Despite a victory in court last week, the chances of a decision striking down Wisconsin’s right-to-work law may be quite unlikely.
A Dane County judge on Friday struck down the law passed by the Republican Legislature last year, which prohibits private sector employers from making union membership a condition of employment. The court sided with union arguments that the law amounts to an unconstitutional taking of property, since they are required to still represent workers who are not paying dues.
University of Wisconsin Madison history professor William Jones said such arguments have initially seen success in other states, although they have ultimately fallen short when the case has been appealed. He pointed to the most recent challenge of Indiana’s right-to-work law, which was struck down, but then eventually upheld by that state’s Supreme Court.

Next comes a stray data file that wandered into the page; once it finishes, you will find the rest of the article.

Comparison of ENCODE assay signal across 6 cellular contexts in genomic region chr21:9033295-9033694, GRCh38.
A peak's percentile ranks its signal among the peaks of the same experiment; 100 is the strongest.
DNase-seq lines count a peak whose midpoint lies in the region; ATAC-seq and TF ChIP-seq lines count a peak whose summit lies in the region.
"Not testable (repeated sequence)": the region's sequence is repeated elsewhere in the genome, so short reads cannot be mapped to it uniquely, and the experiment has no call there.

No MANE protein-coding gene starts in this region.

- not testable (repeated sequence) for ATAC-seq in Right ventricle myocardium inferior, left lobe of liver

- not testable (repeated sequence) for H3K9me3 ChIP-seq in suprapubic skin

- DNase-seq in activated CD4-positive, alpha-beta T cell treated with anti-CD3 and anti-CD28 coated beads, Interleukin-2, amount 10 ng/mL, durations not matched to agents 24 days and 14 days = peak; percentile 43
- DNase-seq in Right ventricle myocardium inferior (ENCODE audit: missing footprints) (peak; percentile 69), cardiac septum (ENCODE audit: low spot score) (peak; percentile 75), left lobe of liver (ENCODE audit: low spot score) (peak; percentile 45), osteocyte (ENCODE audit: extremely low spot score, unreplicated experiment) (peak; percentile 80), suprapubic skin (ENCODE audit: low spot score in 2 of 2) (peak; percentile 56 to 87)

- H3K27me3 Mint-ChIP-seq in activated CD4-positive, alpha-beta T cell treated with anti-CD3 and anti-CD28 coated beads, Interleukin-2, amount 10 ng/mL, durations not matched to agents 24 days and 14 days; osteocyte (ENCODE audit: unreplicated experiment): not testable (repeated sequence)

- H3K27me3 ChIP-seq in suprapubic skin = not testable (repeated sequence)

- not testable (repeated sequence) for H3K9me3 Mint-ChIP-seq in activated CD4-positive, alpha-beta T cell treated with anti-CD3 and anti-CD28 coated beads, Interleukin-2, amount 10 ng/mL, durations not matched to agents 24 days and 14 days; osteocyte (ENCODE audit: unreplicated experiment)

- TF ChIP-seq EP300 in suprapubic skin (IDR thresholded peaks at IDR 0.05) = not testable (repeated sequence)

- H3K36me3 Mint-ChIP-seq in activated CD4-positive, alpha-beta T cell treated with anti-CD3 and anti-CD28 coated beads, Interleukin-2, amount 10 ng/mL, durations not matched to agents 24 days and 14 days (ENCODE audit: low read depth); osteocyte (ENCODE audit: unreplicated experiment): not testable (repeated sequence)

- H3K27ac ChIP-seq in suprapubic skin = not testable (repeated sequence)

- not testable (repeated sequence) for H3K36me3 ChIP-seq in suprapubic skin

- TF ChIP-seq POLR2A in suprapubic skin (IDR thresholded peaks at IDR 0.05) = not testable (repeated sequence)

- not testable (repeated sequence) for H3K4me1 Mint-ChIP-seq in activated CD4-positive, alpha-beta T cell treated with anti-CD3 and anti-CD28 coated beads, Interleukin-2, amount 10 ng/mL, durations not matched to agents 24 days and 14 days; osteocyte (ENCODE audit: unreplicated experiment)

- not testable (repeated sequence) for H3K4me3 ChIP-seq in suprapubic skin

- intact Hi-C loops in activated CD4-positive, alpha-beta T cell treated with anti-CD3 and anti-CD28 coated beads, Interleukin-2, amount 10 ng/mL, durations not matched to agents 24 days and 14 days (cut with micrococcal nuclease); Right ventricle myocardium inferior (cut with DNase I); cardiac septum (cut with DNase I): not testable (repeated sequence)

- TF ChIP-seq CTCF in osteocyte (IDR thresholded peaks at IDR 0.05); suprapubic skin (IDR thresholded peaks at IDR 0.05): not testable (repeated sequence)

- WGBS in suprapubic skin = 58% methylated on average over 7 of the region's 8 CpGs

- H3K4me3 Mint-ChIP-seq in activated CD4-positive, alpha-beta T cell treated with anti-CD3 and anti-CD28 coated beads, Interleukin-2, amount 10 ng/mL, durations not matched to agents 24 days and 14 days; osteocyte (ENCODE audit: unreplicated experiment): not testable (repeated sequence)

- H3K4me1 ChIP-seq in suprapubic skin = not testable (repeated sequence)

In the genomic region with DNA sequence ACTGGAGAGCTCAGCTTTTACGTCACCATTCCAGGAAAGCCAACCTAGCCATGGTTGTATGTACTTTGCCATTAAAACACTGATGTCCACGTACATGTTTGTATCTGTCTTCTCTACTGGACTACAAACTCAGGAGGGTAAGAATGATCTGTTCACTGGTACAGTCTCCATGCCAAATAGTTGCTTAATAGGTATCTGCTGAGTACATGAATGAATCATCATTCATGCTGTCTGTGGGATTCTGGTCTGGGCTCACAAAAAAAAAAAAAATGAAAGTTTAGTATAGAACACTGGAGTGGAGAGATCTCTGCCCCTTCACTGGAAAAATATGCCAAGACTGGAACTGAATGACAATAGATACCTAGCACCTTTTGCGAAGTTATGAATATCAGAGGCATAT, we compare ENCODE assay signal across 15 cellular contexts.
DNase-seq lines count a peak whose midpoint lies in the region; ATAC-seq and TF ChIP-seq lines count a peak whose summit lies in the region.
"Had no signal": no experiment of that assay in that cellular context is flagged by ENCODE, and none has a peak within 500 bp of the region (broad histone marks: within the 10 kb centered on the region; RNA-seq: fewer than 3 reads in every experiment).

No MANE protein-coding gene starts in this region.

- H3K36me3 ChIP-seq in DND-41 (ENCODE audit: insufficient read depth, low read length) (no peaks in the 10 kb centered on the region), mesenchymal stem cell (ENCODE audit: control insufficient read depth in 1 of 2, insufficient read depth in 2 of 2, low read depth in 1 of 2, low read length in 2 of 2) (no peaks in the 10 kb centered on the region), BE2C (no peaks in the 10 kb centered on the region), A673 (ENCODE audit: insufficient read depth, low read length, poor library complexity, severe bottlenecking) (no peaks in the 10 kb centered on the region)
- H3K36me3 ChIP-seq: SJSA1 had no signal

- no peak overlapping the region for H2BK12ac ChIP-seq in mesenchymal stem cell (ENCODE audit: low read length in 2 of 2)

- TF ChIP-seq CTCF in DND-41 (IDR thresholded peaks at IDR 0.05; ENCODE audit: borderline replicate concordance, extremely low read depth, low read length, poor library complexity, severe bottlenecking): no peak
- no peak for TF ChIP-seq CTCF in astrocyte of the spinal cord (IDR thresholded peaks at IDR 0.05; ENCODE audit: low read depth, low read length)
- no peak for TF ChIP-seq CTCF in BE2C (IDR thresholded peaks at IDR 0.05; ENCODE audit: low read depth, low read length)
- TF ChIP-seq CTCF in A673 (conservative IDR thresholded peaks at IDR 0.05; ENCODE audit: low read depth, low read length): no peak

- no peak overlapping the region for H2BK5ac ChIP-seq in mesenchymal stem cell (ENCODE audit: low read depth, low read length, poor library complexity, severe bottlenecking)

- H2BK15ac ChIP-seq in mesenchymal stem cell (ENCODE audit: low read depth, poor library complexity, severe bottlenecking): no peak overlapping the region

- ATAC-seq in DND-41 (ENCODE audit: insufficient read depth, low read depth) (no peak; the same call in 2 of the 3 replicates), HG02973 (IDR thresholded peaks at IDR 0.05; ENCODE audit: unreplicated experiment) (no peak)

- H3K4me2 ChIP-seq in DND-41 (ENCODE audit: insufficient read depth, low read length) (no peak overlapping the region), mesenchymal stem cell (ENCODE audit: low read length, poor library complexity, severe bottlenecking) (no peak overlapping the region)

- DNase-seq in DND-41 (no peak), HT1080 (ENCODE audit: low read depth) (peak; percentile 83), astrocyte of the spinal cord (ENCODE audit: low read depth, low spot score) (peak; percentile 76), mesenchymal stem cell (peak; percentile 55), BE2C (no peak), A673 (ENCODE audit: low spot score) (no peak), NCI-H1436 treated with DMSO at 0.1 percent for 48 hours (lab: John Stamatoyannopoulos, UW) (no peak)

During a stop in Madison on Monday, both Attorney General Brad Schimel and Governor Scott Walker expressed confidence that the state would succeed in appealing the decision. Walker noted Wisconsin is one of 26 states with a law in place. “We feel confident based upon that and our legal arguments here in the state that it will ultimately be upheld.”
Schimel said he anticipates filing an appeal in the case, once the judge’s order is finalized. He could also request a stay of the decision, something Walker said he thinks would be “good for workers.”